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RB 1202EBRB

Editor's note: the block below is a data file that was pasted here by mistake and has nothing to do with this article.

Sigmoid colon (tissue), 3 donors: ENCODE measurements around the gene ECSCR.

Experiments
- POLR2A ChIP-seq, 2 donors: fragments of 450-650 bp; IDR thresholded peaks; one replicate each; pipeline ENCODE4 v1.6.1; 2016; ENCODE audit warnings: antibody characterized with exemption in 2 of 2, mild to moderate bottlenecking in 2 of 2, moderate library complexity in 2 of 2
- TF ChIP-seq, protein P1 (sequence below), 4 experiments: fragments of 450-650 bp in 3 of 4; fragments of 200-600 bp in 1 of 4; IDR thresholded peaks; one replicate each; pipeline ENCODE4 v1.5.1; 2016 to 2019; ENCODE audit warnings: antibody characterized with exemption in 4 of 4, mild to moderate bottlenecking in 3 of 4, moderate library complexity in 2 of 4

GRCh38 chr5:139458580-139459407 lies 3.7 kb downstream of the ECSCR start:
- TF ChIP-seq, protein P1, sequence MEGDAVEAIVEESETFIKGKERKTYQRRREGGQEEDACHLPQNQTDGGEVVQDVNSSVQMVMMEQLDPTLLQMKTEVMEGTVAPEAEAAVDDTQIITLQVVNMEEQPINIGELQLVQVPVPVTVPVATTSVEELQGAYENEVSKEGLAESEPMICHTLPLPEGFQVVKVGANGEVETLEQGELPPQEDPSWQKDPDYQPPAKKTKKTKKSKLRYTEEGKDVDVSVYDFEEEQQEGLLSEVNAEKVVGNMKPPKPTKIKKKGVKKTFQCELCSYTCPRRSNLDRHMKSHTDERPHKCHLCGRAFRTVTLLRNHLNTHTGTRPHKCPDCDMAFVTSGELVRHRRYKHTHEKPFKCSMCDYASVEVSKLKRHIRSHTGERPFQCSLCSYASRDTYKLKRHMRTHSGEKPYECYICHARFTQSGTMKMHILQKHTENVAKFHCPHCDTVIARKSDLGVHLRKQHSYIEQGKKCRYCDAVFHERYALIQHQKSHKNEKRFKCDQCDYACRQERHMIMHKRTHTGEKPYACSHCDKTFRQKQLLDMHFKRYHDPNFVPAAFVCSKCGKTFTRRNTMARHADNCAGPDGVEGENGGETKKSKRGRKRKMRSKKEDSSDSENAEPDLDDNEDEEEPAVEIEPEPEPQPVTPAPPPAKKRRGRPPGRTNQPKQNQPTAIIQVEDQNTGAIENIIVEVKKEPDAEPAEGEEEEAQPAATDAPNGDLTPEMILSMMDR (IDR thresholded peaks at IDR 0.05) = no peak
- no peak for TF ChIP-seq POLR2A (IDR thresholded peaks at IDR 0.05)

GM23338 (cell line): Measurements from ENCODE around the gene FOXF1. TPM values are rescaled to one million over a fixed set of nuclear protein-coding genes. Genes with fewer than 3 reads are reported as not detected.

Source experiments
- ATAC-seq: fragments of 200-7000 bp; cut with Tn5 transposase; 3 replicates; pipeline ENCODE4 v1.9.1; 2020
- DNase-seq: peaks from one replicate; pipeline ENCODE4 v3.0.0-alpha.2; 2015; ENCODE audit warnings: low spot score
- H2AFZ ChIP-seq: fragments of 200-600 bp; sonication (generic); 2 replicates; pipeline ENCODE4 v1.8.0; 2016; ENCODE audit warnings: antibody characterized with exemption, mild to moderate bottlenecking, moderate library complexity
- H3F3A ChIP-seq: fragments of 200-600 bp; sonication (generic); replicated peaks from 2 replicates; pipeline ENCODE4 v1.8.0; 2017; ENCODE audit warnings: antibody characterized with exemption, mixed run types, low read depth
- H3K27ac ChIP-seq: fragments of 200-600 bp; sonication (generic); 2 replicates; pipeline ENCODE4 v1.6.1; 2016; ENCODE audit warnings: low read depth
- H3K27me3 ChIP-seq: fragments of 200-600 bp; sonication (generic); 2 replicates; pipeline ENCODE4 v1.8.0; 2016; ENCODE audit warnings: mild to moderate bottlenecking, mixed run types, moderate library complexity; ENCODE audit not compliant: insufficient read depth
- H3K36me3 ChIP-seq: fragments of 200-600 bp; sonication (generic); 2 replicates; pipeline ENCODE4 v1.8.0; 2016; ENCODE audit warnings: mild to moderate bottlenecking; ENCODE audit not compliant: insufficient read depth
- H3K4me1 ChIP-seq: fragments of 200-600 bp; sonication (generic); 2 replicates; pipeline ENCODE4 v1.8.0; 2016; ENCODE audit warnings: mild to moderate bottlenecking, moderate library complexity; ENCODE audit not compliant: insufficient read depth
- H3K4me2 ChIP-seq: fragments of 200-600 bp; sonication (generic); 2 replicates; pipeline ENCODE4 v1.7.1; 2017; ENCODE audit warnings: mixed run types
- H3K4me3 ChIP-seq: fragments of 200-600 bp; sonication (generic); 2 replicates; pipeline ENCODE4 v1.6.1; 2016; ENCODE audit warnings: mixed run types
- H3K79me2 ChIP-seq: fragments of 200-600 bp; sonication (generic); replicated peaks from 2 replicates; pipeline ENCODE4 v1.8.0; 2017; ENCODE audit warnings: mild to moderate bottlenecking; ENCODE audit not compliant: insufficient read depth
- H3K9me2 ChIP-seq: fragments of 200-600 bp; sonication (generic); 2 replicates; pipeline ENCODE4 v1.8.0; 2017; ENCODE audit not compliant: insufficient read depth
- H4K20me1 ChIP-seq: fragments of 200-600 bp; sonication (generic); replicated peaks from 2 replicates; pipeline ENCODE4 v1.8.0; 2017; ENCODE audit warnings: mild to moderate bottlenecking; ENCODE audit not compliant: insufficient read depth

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object(Timber\Post)#3711 (44) { ["ImageClass"]=> string(12) "Timber\Image" ["PostClass"]=> string(11) "Timber\Post" ["TermClass"]=> string(11) "Timber\Term" ["object_type"]=> string(4) "post" ["custom"]=> array(5) { ["_wp_attached_file"]=> string(15) "RB_1202EBRB.pdf" ["wpmf_size"]=> string(5) "53858" ["wpmf_filetype"]=> string(3) "pdf" ["wpmf_order"]=> string(1) "0" ["searchwp_content"]=> string(9680) "Research Brief Public Policy Institute of California DECEMBER 2002 ISSUE #65 Can California Manage Growth at the Regional Level? During the 1990s, policy responses to major issues in California—including economic development, housing, traffic congestion, and open space preservation—were increasingly framed in regional terms. State-level reports called for regional planning reform, and government agencies and civic groups launched several innovative regional collaborations. By the late 1990s, California had become a laboratory for regional planning reform, and state policymakers were considering ways to consolidate and extend their successes in this area. Although these efforts received a good deal of attention, such regional coordination is not a new concept in California. Throughout the 20th century, in fact, reformers worked to create stronger planning institutions at the metropolitan level. In Metropolitan Growth Planning in California, 1900–2000, Elisa Barbour traces the history of regional planning and growth management in California. Focusing on transportation, land use, and environmental planning, she divides the state’s reform efforts into three distinct waves: the consolidation of planning activities under central city governments, the fragmentation of those activities during postwar suburbanization, and recent attempts to reintegrate them without changing the fundamental structures of political authority. Having identified the historical themes and variations that characterize California’s regional planning efforts, Barbour assesses the state’s current prospects for growth management at the regional level. The First Wave: Home Rule Power and Urban Consolidation Modern urban planning in California began during the early years of the 20th century, when business leaders and other reformers worked to consolidate “home rule,” or the ability of city governments to conduct their affairs without interference from the state government. These Progressive Era reforms allowed cities to raise taxes, issue bonds, and build large-scale infrastructure needed for urban expansion. Ironically, these Progressive Era reforms hampered subsequent attempts to plan at the regional level. Even as home rule helped central cities marshal resources for urban expansion, it encouraged the creation and growth of suburban cities, which transformed the state’s metropolitan areas into clusters of independent localities. This political fragmentation made later growth planning at the regional level more difficult. The Second Wave: Single-Purpose Agencies and Fractured Regionalism After World War II, state and federal programs mitigated many effects of that political fragmentation. Single-purpose state agencies, often aided by federal funds and mandates, took charge of transportation planning, resource management, and eventually environmental protection. This arrangement led to a new form of fragmented regional planning, however, because single-purpose agencies were not required to coordinate their plans or match them to an integrated set of state policy objectives. Also, regional transportation and environmental planning were divorced from land use planning, which remained a local prerogative. During the 1960s and 1970s, some negative consequences of suburban development—in particular, racial and social disparities and environmental damage—became more visible. Reformers made the most headway in the area of environmental protection, especially during the 1970s, but residents rebuffed efforts to centralize land use authority and to create strong, multipurpose, regional planning institutions. Eventually, federal and state measures prompted the development of new regional planning bodies. These included Councils of Governments (COGs), which continue to coordinate planning on a voluntary basis across a broad range of policy areas. However, COGs have rarely been able to able to forge, implement, and enforce strong regional plans. Thus, regional planning was fashioned by single-purpose agencies with narrow mandates and COGs with broad policy purview but little clout. During the 1980s and 1990s, this fractured planning system was strained by rapid population growth, the decentralization of jobs and housing, environmental constraints, and government gridlock. Federal cutbacks and property tax reform also shrank local coffers, and many localities sought to avoid new service costs, including those generated by new housing. When housing production lagged and affordability problems began to affect the state’s middle-class residents, policymakers began to consider ways to align state and local incentives and regulations to meet regional housing needs. To maximize the benefits of public investments, they also sought better coordination between land use and regional transportation planning. Environmental regulators also sought to integrate environmental, transportation, and land use policy at a bioregional scale. Finally, business leaders advocated regional reform in response to an increasingly competitive and global economy. The Third Wave: Reintegrating Regional Growth-Management Policy Beginning in the 1990s, a third wave of regional planning reforms was under way. Ironically, many of the reformers resembled their Progressive Era precursors. Whereas earlier reformers sought to empower city governments to meet the challenges of the industrial age, many third-wave reformers advocated a kind of regional home rule that would again allow metropolitan areas to respond to changing economic conditions. Third-wave reforms share two features: policy integration across functional areas and an emphasis on collaborative decisionmaking. Many reforms originated with federal and state transportation and environmental programs that devolved authority to the regional or county level and called for closer links between these planning areas and land-use policy. For example, CALFED, a joint effort to address water-management concerns in the San Joaquin Delta, relies on federal, state, and local collaboration to balance economic and environmental water uses. Likewise, the Natural Communities Conservation Planning Program has brought together state and federal agencies, local governments, landowners, developers, and others to reconcile species preservation with urban development. Although these organizations use stiff policy mandates to focus planning efforts, they rely on flexible decisionmaking and implementation. Other examples of third-wave reforms extend policy integration even further. Twenty-one “collaborative regional initiatives” now promote economic competitiveness, social equity, and environmental quality across the state. Riverside County organized an effort to integrate transportation, land use, and environmental plans, and the San Diego area COG is attempting to develop a comprehensive plan that uses regional infrastructure funds to promote “smart-growth” land use. Assessing the Third Wave and Its Prospects Third-wave reforms are well suited to California’s home rule tradition. They have worked best at a subregional level—for example, within counties—where they frequently benefit from existing relationships among local government officials. They have also been effective where policy objectives are clearly defined, either by strong policy mandates or by mutual benefits from a shared resource, such as a transportation corridor. Collaborative planning has been less successful in solving complex problems in multicounty metropolitan areas, or where the parties have not established a clear basis for cooperation. Also, many third-wave reform proposals have yet to overcome long-standing political obstacles to integrated planning. For example, land use remains a local prerogative, transportation funding is still allocated largely on the basis of geographic equity rather than regional need, and fiscal stalemates between the state and local governments have persisted. Barbour concludes that effective regional planning will require active support from Sacramento, largely because the state defines the regulatory environment and affects regional outcomes with its own programs and investments. To eliminate barriers to cooperation, the state could enact fiscal reforms to minimize counterproductive competition among local governments and between the state and local governments. To reorient local planning toward regional needs, it could reward jurisdictions that develop transit-oriented multiunit housing. The state could also strengthen regional governance more directly by supporting a collaborative process to align state, regional, and local investments as well as performance-oriented plans based on regional growth management objectives. Finally, the state could promote “regional home rule” reforms, including efforts to raise bond revenue for infrastructure needs arising from collaborative plans. This research brief summarizes a report by Elisa Barbour, Metropolitan Growth Planning in California, 1900–2000 (2002, 223 pp., $20.00, ISBN 1-58213063-9). The report may be ordered by phone at (800) 232-5343 [U.S. mainland] or (415) 291-4400 [Canada, Hawaii, overseas]. A copy of the full text is also available on the Internet (www.ppic.org). The Public Policy Institute of California is a private, nonprofit organization dedicated to independent, objective, nonpartisan research on economic, social, and political issues affecting California. PUBLIC POLICY INSTITUTE OF CALIFORNIA 500 Washington Street, Suite 800 • San Francisco, California 94111 Telephone: (415) 291-4400 • Fax: (415) 291-4401 info@ppic.org • www.ppic.org" } ["___content":protected]=> string(108) "